Since very early in time SPW has included Sexuality and Art as one topic of its Newsletter. In doing so we aimed at making visibility to artists from the global South, the diaspora or at the margins of the art market mainstream. In 2015, when we re-designed the website, we have further enlarged the space given to visual art expressions, which translate into form and color the multiple domains of gender and sexuality that constitute the center of our informative and analytical work. Artwork is now systematically presented in in the slide show of the home page.
We are therefore thrilled when are able to we identify artists whose work explores gender, sexuality and its many intersections – such as race, class and post-coloniality – but are also politically engaged with these matters. This is the case of Wangechi Mutu. As described in the profile posted by the Victoria Miro Gallery:
“ … born in Nairobi, Kenya, educated in Britain and America and resident in New York since the mid-nineties, Wangechi Mute’s work has often seemed to bear the gaze of a perpetual outsider, simultaneously drawn to and repulsed by the discovery of another fresh outrage in the lands in which she travels. Much of Mute’s work to date has been concerned with the myriad forms of violence and misrepresentation visited upon women, especially black women, in the contemporary world. Her paintings and collages often feature writhing female forms, their skin an eruption of buboes, mutant appendices like gun shafts or machine gears sprouting from the sockets of joints, their bodies half human, half hyena. “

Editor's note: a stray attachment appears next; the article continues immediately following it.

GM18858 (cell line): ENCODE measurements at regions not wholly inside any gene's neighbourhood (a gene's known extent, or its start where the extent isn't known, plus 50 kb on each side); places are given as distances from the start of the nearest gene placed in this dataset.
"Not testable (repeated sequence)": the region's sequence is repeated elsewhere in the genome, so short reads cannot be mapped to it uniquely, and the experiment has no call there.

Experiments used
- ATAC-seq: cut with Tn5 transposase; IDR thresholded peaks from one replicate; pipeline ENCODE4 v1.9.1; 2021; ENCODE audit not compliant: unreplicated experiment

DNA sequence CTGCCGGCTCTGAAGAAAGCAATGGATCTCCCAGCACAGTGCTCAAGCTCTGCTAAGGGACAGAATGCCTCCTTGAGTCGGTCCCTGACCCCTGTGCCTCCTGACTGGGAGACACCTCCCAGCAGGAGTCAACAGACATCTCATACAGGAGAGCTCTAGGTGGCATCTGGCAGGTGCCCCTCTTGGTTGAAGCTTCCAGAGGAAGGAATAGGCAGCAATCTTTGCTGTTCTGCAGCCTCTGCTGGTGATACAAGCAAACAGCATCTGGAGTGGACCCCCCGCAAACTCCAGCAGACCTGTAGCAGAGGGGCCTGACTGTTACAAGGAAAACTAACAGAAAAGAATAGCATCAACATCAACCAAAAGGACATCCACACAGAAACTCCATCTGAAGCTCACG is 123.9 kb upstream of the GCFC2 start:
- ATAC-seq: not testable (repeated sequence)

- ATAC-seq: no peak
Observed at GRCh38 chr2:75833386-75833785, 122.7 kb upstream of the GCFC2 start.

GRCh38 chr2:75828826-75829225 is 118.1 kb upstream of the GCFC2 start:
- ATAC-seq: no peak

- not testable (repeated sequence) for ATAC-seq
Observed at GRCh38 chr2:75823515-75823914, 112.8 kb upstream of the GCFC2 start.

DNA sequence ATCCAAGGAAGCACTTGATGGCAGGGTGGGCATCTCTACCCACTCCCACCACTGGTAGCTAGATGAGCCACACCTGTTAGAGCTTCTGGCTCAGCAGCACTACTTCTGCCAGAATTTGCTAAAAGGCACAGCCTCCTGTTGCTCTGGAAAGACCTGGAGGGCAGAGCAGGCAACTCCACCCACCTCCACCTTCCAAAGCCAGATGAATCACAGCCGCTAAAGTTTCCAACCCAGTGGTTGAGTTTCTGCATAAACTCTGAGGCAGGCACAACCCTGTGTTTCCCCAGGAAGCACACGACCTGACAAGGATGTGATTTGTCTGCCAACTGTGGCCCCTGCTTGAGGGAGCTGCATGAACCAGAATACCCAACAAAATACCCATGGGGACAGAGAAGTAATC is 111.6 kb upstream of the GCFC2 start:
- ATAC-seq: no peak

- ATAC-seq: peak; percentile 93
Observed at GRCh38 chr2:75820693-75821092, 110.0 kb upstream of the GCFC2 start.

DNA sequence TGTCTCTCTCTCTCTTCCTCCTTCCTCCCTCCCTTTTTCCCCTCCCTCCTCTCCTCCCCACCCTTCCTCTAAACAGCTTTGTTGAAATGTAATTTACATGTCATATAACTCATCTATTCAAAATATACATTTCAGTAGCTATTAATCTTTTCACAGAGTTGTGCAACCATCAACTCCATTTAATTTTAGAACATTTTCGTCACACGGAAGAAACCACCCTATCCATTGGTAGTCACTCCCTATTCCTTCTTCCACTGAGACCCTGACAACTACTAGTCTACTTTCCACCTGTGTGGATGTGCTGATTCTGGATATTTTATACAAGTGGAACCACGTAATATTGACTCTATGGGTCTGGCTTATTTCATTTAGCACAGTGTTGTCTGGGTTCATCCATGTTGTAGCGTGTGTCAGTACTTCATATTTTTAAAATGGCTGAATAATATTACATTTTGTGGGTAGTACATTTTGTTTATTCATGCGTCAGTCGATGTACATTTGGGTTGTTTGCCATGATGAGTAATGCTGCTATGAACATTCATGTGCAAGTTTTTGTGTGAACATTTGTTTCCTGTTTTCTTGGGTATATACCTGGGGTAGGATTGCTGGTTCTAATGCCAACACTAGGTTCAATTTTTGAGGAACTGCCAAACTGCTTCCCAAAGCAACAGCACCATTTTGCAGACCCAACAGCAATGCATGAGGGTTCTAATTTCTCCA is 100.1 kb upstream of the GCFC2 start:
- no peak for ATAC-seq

In 2013, the Brooklyn Museum of Art (BAM) held a full retrospective of Wangechi Mutu work. This month Mutu has launched a new art platform: Africa’s Out! In her own words:
“I want people to understand where gay rights are in East Africa and do something that actually makes an impact,” she says. “And makes this issue visible, makes it beautiful, makes it interesting, makes it relevant for American minds and American people, and also brings together the African community that includes the Diaspora, the African American, Caribbean folks, and all those people who actually care about human rights, gay rights and people’s lives, and people’s expression and their fullness. So that’s what Africa’s Out is, it’s this big, big powerful love fest of politically minded cultural makers coming together to do good stuff, important stuff quickly.”
On June 5th, 2015, a first fundraising event was took place in New York where many other African and African descent artists were present.
We dearly thank Wangechi Mutu for her generosity in authorizing her beautiful painting If we live through she will carry us back to be posted on the SPW website. We also thank Anja Ziegler, from the Victoria Miro Gallery who facilitated our the contact with the artist.